The digital space was abuzz with an intense debate about the ugly truths behind honour killings across the country when Netflix’s multilingual anthology Paava Kathaigal (originally shot in Tamil) had released in December 2020. Comprising shorts by four filmmakers – Vetrimaaran, Sudha Kongara, Gautham Menon and Vignesh Shivan – the film dealt around those characters that weighed honour over the happiness of their beloved. Paava Kathaigal may have served its purpose as a conversation starter for sure, but it hardly does justice in exposing the brutality of the human psyche in honour killings.
The issue hits home in the Telugu land as well where caste, religion and class are undeniable links to marriages and relationships. Those residing in the Telugu states have almost become immune to such ghastly incidents over the years. Has Telugu cinema thrown any light on this issue? As actor Panja Vaishnav Tej’s launchpad Uppena, focusing on the doomed romance between a fisherman and a village headman’s daughter, gears up for release on February 12, we look at the few recent instances where honour killings have been the subject of focus in Telugu cinema.
Ramgopal Varma’s controversial film in 2020, Murder, tells the story of an honour killing episode from the father’s viewpoint. Inspired by the Miryalaguda incident where a man named T Maruthi Rao got his son-in-law Pranay killed brutally in the streets, the film comes perilously close to glorifying the father’s role in the incident. The film labels the character inspired by the son-in-law as an opportunist who trapped a high caste girl for monetary benefits. Murder is watchable and that’s saying a lot, given RGV’s notorious track record lately.
One of the other films that remain fresh in the memory of viewers in this context is Dorasani, starring Anand Deverakonda and Shivatmika in the lead roles. Dorasani is set amid a sleepy village in Telangana in the 1980s, revolving around the love story between a landlord’s daughter and a lowly painter’s son. The class/caste divide is such that any man attempting to glance at or even touch ‘dorasani’ would be subjected to severe punishment. Poetry becomes the medium of their communication until all hell breaks loose.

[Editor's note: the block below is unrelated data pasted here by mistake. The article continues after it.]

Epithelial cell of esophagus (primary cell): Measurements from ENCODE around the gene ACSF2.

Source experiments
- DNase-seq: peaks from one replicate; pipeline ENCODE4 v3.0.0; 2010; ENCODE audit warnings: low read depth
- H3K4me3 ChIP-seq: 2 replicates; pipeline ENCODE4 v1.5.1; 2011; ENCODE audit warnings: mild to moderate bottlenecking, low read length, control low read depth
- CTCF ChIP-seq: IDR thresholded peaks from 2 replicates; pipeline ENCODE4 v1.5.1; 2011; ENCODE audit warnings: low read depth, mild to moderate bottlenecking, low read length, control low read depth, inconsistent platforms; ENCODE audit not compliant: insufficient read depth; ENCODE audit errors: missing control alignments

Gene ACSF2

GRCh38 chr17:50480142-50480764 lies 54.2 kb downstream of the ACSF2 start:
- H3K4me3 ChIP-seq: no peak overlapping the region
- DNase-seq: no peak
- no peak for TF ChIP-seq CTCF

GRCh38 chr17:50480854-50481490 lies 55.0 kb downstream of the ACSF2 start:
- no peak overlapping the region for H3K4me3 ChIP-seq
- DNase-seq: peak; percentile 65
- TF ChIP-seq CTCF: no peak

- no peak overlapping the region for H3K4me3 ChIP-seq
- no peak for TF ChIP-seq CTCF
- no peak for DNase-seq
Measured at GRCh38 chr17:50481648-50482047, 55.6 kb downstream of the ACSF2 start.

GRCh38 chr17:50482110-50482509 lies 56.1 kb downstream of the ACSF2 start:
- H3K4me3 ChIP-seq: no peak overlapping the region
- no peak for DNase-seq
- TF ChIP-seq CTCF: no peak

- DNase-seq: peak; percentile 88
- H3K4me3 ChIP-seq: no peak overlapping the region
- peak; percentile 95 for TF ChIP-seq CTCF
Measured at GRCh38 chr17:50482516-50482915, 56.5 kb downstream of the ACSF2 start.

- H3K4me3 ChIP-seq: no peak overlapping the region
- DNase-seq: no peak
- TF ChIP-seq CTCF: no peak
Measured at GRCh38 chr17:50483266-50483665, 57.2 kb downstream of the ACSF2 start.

The ending where the landlord’s son sets up a trap to kill both the lovers in one stroke leaves a lump in your throat. However, neither does the romance nor the social divide impact you as a viewer. The simplistic treatment has nothing fresh to offer beyond the rural Telangana backdrop. All one could say about this under-wrought film is that it’s a lost opportunity. The hardly impactful performances contribute to its woes.
Gouravam, that infamously marked the debut of Allu Sirish, is certainly among the better films to have been made about honour killing. If only the filmmaker Radha Mohan could have found a better male lead than Allu Sirish, Gouravam wouldn’t have been dissed by many. The plot revolving around the lead character’s search for his missing friend catches your attention but soon loses its potential due to the uneven performances. Shaurya, starring Manchu Manoj and Regina, was an equally gripping thriller that discussed honour killing in a courtroom drama setup. Yet again in another instance of miscast leads, this Dasaradh directorial failed to get its due.
One common aspect that binds together all films made on honour killings – none of them have been successful at the box office. Is it because Telugu audiences prefer escapist stories to issue-centric films? Or is it purely because of the issues that many of these films had? Will Uppena break the jinx after all? Sekhar Kammula would be interested to know, as his next film, Love Story, is supposedly based on the same issue. All eyes on February 12.